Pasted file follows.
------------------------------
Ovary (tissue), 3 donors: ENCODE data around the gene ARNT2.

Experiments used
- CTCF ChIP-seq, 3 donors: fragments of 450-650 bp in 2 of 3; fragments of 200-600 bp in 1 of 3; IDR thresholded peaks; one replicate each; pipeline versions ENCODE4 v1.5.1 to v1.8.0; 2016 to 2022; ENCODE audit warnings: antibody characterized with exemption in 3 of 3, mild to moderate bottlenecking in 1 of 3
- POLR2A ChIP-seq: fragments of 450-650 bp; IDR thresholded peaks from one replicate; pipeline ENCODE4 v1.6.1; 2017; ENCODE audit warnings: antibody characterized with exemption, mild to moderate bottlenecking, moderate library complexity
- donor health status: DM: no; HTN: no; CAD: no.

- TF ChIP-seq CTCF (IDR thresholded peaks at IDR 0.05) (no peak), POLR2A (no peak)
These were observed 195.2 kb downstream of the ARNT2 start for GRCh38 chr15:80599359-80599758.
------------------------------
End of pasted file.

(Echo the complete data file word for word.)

Ovary (tissue), 3 donors: ENCODE data around the gene ARNT2.

Experiments used
- CTCF ChIP-seq, 3 donors: fragments of 450-650 bp in 2 of 3; fragments of 200-600 bp in 1 of 3; IDR thresholded peaks; one replicate each; pipeline versions ENCODE4 v1.5.1 to v1.8.0; 2016 to 2022; ENCODE audit warnings: antibody characterized with exemption in 3 of 3, mild to moderate bottlenecking in 1 of 3
- POLR2A ChIP-seq: fragments of 450-650 bp; IDR thresholded peaks from one replicate; pipeline ENCODE4 v1.6.1; 2017; ENCODE audit warnings: antibody characterized with exemption, mild to moderate bottlenecking, moderate library complexity
- donor health status: DM: no; HTN: no; CAD: no.

- TF ChIP-seq CTCF (IDR thresholded peaks at IDR 0.05) (no peak), POLR2A (no peak)
These were observed 195.2 kb downstream of the ARNT2 start for GRCh38 chr15:80599359-80599758.